4 feet and 8 1/2 inches
Railroad track gauges are the same in many parts of the world. Whether you look in the U.S or in Europe, it's either 4 foot and 8 and a half inches or 1435 mm respectively - which is exactly the same. Not a handy figure and you might wonder how come engineers started using exactly this weird figure.
Well, first of all, railroads were first built in Britain, so the foot-and-inch angle is easy to understand. Besides, railroads in the U.S were constructed in the 1840s by British immigrants, so it was logical for them to use the same gauge they knew from the Old World.
But still, why did the British use 4' 8 1/2" ?
Now, because the first tracks in Briatin were built by the same people that built the tramways and horsecars before railroads came along. And they built those tracks using 4' 8 1/2". Because they used the same tools and implements they already had for building coaches and wagons. Coaches that had all a wheel spacing of 4 feet 8 1/2 inches and wagons with wooden spoke wheels whose life span was quite short on the deeply rutted long distance freight roads. The teams had to stay in the ruts formed over the long centuries since the roads had been built, or the wagons risked breakdowns. Ruts that had a 4 feet and 8 1/2 inches gauge.
But who had build the roads? Well, not only in Britain, all over Europe long distance roads had been built by the Roman Empire that needed to move around her legions quickly all over the continent. It seems the first ruts on those roads were made by roman war chariots, whose axle span had to be such that it would line up behind two fat war horses. And that seems to have been 4 feet and 8 1/2 inches all over the Roman Empire.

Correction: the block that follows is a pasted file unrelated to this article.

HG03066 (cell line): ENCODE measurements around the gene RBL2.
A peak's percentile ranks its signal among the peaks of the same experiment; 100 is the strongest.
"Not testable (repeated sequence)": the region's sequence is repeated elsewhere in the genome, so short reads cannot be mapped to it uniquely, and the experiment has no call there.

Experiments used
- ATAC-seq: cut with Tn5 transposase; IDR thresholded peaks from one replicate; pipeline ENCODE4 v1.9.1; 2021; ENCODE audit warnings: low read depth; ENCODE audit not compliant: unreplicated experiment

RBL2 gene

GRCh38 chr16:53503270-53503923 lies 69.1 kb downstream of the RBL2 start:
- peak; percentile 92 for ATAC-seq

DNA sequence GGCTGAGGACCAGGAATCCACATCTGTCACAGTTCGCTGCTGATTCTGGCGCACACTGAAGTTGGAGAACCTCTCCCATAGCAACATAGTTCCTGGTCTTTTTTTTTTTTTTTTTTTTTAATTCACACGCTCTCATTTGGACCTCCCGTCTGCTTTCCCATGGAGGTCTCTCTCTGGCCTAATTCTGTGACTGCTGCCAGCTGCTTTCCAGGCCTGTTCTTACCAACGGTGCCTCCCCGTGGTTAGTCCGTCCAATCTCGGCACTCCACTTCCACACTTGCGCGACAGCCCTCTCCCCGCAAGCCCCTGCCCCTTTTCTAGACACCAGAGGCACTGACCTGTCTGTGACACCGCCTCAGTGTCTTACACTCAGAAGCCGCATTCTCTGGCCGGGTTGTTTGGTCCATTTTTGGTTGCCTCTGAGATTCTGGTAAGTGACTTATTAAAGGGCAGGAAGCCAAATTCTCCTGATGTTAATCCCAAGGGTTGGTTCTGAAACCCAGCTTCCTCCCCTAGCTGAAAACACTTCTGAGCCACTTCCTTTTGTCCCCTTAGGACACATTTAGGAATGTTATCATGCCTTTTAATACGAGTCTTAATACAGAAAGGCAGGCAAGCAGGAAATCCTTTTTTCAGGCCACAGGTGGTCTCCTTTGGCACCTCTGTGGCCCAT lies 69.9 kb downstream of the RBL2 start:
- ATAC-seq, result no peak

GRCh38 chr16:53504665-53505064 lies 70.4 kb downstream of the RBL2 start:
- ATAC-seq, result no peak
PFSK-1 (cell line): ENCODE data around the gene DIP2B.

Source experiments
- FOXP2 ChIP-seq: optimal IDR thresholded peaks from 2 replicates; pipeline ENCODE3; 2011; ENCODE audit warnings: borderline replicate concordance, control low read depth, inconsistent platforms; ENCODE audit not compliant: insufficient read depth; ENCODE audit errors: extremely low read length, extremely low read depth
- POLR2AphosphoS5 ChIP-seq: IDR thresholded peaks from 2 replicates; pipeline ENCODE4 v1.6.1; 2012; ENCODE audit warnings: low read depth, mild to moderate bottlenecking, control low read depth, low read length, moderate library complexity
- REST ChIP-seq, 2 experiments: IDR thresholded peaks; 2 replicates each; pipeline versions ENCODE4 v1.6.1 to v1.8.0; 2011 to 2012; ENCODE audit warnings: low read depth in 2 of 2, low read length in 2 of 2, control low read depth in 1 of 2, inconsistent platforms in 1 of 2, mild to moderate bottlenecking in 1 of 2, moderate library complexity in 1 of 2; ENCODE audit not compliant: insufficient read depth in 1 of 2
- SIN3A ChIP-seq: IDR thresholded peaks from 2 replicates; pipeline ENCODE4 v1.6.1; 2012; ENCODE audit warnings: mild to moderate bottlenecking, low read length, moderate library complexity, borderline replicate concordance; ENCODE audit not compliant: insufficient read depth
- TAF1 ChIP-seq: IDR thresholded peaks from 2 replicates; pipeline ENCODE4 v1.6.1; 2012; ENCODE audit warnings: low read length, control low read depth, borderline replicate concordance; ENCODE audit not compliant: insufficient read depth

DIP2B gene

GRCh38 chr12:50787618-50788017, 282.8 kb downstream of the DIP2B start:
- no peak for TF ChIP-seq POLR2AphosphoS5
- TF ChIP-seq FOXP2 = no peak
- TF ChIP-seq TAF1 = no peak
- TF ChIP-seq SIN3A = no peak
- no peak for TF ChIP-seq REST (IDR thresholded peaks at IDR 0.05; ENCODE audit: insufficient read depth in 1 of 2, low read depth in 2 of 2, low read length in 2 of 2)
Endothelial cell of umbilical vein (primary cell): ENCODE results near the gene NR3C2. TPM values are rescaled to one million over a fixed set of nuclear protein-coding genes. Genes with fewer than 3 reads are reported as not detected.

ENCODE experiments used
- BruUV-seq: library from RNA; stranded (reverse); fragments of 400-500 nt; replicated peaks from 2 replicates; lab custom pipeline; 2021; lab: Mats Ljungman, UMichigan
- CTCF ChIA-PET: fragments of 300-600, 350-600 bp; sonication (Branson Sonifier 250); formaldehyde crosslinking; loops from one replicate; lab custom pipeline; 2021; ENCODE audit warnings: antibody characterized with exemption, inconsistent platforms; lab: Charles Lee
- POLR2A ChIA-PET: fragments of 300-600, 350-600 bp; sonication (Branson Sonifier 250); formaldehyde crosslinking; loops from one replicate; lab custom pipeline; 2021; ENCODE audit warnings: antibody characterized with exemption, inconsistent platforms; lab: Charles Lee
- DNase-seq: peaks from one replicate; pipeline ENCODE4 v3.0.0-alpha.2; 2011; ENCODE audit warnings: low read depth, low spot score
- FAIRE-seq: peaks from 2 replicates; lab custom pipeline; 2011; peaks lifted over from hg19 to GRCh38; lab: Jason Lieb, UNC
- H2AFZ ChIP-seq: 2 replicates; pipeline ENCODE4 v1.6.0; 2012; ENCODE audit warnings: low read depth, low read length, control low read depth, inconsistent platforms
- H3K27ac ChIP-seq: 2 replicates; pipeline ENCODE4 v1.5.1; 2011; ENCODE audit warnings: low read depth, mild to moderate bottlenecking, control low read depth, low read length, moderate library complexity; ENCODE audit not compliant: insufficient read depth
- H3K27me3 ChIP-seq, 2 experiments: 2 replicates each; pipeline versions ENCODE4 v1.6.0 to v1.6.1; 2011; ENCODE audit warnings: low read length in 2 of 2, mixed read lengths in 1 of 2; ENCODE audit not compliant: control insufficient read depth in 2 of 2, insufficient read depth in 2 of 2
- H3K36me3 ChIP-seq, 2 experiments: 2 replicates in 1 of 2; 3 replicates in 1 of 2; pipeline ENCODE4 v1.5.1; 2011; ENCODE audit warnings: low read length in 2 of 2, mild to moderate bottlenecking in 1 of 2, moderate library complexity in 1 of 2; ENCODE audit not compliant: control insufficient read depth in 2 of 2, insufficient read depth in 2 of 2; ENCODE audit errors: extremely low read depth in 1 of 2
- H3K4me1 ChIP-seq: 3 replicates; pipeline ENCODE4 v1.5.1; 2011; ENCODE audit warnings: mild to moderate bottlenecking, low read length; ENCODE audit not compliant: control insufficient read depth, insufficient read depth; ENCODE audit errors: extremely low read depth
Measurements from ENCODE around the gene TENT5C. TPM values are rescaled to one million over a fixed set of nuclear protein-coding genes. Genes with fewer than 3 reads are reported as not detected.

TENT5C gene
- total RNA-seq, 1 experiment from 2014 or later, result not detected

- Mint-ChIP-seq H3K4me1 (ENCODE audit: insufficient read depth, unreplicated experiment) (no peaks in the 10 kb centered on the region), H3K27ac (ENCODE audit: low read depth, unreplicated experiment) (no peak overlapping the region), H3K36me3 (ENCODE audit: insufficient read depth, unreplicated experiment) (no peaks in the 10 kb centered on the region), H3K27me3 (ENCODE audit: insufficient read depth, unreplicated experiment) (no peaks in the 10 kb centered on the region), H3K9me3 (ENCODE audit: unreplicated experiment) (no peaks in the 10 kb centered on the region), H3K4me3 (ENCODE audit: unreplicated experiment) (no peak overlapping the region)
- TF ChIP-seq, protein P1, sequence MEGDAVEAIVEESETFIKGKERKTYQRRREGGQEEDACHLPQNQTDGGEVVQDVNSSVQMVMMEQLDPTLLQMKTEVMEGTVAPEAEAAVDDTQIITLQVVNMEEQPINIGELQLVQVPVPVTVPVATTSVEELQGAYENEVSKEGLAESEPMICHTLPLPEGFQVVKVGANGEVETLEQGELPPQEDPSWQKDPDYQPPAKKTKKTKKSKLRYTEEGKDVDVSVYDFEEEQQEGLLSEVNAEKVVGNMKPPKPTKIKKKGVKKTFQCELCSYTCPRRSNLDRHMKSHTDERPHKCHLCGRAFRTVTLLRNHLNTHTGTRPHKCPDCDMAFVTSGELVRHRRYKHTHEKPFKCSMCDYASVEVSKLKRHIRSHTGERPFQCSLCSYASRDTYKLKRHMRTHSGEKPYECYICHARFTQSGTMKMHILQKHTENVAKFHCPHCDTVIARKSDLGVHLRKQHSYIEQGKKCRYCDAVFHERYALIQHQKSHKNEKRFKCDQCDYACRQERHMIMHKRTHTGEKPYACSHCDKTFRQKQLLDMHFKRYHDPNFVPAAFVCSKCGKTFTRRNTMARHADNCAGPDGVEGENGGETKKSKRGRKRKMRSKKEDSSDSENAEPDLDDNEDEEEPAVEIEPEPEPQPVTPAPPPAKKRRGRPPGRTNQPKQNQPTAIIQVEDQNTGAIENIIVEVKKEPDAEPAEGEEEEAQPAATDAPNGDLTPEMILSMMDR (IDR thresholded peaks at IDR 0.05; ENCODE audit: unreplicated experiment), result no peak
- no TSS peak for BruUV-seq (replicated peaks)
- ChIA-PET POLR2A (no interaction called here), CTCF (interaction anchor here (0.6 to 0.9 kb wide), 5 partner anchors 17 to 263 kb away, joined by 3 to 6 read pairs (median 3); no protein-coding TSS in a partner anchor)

Voilà l'éxplanation - this explains a lot.
So, if ever you look at a set of specs that doesn't seem right and you ask yourself "What horse's arse has desinged these?" - You'll know where that expression comes from. It's the arses of Roman Emperial horses. And the gauge is still 4 feet and 8 1/2 inches.
Now, coming back from the Roman Empire into todays modern world ... if you look at a space shuttle sitting on its launching pad, you see the two solid rocked boosters on both sides of the main fuel tank. They look oddly narrow on the shuttle, and you might ask yourself, what horse's arse hasn't made them any wider. These RSRBs [Re-usable Solid Rocket Boosters], as they call them are manufactered by Thiokol Propulsion, a company in Brigham City, Utah. The specs had originally indeed called for a wider rocket body. But the things have to be transported to and from the plant by railroad, as they are - even taken apart for transportation - to big to be shipped around on roads. And as Utah is in the Rockies, there's a tunnel on railway line to the Thiokol plant. And the tunnel is only slightly wider than the railroad track. And the railroad track has the gauge of two Empirial Roman War Horse Arses.
So, we've come to realise that some of the specs for a very modern transport system has been laid down more than 2000 years ago by the span of two horse's behinds......